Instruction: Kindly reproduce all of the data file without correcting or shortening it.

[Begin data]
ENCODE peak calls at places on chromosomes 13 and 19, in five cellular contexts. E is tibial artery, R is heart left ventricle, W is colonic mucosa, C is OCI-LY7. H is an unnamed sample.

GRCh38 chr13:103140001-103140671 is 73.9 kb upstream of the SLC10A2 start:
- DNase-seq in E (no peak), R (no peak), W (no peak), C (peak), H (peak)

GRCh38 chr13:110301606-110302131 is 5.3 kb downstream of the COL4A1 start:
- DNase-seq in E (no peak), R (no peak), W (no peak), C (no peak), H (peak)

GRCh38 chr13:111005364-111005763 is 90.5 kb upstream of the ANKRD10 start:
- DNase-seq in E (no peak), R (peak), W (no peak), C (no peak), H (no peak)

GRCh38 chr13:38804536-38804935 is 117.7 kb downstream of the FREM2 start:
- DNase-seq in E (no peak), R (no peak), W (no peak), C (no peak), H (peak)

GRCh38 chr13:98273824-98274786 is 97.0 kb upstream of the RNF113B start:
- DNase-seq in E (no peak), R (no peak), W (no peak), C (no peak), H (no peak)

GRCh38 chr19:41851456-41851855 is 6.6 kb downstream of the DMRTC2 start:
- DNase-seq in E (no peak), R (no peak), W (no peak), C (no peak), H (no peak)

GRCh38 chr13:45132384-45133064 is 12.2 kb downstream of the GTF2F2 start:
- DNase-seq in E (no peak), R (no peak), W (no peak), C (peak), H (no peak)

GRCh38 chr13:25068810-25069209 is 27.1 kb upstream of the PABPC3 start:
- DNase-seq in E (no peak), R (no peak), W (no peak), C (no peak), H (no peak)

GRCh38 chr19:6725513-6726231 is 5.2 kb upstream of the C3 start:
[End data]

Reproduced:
ENCODE peak calls at places on chromosomes 13 and 19, in five cellular contexts. E is tibial artery, R is heart left ventricle, W is colonic mucosa, C is OCI-LY7. H is an unnamed sample.

GRCh38 chr13:103140001-103140671 is 73.9 kb upstream of the SLC10A2 start:
- DNase-seq in E (no peak), R (no peak), W (no peak), C (peak), H (peak)

GRCh38 chr13:110301606-110302131 is 5.3 kb downstream of the COL4A1 start:
- DNase-seq in E (no peak), R (no peak), W (no peak), C (no peak), H (peak)

GRCh38 chr13:111005364-111005763 is 90.5 kb upstream of the ANKRD10 start:
- DNase-seq in E (no peak), R (peak), W (no peak), C (no peak), H (no peak)

GRCh38 chr13:38804536-38804935 is 117.7 kb downstream of the FREM2 start:
- DNase-seq in E (no peak), R (no peak), W (no peak), C (no peak), H (peak)

GRCh38 chr13:98273824-98274786 is 97.0 kb upstream of the RNF113B start:
- DNase-seq in E (no peak), R (no peak), W (no peak), C (no peak), H (no peak)

GRCh38 chr19:41851456-41851855 is 6.6 kb downstream of the DMRTC2 start:
- DNase-seq in E (no peak), R (no peak), W (no peak), C (no peak), H (no peak)

GRCh38 chr13:45132384-45133064 is 12.2 kb downstream of the GTF2F2 start:
- DNase-seq in E (no peak), R (no peak), W (no peak), C (peak), H (no peak)

GRCh38 chr13:25068810-25069209 is 27.1 kb upstream of the PABPC3 start:
- DNase-seq in E (no peak), R (no peak), W (no peak), C (no peak), H (no peak)

GRCh38 chr19:6725513-6726231 is 5.2 kb upstream of the C3 start: